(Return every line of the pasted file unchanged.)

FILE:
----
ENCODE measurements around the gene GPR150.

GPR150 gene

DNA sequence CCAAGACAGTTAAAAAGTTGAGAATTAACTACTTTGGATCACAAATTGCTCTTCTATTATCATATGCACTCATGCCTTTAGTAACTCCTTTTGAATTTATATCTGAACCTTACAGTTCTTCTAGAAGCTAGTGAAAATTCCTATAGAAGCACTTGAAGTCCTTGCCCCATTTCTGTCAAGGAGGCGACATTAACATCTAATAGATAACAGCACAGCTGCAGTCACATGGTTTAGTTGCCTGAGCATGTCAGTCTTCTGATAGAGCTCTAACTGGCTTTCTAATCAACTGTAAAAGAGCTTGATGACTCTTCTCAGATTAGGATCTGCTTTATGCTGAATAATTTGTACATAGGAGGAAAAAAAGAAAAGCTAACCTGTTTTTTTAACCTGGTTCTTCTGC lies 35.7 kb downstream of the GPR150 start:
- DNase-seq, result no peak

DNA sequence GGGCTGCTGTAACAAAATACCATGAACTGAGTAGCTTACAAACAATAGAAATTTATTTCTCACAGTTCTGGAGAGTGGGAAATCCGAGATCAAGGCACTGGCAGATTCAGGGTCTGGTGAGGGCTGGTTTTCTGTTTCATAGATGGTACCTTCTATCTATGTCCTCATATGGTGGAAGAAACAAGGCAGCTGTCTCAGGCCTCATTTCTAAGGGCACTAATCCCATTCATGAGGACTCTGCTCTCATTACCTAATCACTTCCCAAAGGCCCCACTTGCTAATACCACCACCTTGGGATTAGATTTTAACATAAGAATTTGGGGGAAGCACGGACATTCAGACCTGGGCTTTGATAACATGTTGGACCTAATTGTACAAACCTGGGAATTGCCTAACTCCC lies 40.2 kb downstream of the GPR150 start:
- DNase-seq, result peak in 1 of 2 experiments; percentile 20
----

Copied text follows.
ENCODE measurements around the gene GPR150.

GPR150 gene

DNA sequence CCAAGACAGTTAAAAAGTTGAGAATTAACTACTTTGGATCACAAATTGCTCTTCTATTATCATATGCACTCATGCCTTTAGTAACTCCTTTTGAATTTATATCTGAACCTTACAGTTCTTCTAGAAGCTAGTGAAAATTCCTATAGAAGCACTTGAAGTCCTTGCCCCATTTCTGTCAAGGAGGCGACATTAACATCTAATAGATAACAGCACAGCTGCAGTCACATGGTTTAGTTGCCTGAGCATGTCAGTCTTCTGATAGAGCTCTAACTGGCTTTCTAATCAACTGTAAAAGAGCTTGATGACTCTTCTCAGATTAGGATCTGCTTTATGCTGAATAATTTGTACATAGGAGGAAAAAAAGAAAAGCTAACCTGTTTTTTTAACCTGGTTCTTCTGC lies 35.7 kb downstream of the GPR150 start:
- DNase-seq, result no peak

DNA sequence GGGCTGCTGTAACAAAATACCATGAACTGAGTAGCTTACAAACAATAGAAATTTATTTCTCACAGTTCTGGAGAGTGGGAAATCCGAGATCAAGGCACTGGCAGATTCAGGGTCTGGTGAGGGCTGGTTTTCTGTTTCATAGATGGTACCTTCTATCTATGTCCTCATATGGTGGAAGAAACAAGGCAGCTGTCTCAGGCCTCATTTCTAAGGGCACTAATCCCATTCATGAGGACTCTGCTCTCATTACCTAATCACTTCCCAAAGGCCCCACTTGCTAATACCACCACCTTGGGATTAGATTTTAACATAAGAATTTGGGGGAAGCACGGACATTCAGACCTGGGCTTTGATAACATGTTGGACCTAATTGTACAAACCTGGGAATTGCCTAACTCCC lies 40.2 kb downstream of the GPR150 start:
- DNase-seq, result peak in 1 of 2 experiments; percentile 20